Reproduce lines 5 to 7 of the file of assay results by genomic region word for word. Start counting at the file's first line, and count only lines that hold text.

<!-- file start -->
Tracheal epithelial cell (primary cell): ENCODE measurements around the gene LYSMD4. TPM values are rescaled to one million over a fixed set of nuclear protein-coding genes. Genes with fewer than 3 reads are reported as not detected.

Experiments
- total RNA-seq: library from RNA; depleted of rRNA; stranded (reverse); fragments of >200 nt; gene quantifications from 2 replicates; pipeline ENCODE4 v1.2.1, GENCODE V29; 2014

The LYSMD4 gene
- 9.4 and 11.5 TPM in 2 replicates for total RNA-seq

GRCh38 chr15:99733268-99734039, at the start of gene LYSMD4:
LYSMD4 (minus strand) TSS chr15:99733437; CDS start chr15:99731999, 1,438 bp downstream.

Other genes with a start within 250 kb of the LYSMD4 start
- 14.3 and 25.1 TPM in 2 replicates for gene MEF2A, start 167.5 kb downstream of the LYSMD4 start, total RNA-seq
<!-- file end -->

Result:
- 9.4 and 11.5 TPM in 2 replicates for total RNA-seq

GRCh38 chr15:99733268-99734039, at the start of gene LYSMD4:
LYSMD4 (minus strand) TSS chr15:99733437; CDS start chr15:99731999, 1,438 bp downstream.